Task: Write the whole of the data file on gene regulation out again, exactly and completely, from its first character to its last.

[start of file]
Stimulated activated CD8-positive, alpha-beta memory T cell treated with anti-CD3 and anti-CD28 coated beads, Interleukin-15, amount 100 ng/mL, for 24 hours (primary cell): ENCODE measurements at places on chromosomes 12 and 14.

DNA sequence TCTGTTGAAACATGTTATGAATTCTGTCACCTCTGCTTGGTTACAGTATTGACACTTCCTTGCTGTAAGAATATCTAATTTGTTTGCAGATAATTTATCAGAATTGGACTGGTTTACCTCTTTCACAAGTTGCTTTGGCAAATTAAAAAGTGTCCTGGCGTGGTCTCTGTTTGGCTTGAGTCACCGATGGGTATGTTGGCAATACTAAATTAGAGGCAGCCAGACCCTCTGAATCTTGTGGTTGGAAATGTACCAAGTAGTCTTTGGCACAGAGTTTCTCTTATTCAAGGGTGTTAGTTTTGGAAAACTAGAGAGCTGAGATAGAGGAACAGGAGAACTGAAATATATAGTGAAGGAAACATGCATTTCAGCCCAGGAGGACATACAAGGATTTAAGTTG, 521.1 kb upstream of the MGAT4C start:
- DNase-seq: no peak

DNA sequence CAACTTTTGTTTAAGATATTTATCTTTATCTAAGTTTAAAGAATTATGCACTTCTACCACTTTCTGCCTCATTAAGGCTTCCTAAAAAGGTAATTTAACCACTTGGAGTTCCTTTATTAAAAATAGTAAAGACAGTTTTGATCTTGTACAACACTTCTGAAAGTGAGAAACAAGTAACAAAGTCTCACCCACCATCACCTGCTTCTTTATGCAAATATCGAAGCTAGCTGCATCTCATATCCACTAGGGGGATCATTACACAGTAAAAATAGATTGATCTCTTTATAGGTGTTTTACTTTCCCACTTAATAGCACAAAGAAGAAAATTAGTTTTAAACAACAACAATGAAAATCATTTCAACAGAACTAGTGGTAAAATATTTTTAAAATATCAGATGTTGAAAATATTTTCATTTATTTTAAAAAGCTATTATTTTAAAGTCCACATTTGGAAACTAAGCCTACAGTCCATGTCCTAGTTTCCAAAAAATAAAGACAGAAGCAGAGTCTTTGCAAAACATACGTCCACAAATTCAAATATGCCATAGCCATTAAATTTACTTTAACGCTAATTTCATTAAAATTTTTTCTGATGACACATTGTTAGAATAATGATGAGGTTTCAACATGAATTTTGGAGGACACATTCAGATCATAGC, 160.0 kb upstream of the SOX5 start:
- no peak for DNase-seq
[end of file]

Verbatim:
Stimulated activated CD8-positive, alpha-beta memory T cell treated with anti-CD3 and anti-CD28 coated beads, Interleukin-15, amount 100 ng/mL, for 24 hours (primary cell): ENCODE measurements at places on chromosomes 12 and 14.

DNA sequence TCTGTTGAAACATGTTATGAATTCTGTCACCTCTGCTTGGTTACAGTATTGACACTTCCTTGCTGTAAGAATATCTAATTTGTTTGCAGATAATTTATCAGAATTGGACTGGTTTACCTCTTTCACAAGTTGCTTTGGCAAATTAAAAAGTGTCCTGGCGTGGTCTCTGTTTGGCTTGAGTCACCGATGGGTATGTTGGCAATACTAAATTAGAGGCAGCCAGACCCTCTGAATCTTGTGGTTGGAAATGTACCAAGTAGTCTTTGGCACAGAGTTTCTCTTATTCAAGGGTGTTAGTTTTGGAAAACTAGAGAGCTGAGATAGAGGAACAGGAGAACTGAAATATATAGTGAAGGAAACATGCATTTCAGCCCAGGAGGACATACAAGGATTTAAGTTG, 521.1 kb upstream of the MGAT4C start:
- DNase-seq: no peak

DNA sequence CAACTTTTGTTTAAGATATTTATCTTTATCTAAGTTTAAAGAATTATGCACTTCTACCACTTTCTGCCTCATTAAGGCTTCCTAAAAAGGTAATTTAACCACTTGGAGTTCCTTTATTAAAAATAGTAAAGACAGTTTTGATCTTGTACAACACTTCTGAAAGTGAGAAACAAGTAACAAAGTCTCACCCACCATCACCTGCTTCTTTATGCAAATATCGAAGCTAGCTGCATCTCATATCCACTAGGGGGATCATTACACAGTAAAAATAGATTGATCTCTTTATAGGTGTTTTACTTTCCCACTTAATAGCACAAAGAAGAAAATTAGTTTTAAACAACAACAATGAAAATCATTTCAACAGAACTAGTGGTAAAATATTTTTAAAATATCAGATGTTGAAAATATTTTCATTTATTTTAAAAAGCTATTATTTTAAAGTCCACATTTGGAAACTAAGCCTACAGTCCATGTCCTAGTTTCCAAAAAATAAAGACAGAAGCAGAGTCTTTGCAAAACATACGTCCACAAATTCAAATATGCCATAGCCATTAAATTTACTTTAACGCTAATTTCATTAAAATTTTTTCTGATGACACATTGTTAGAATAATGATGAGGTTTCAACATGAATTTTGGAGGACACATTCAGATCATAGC, 160.0 kb upstream of the SOX5 start:
- no peak for DNase-seq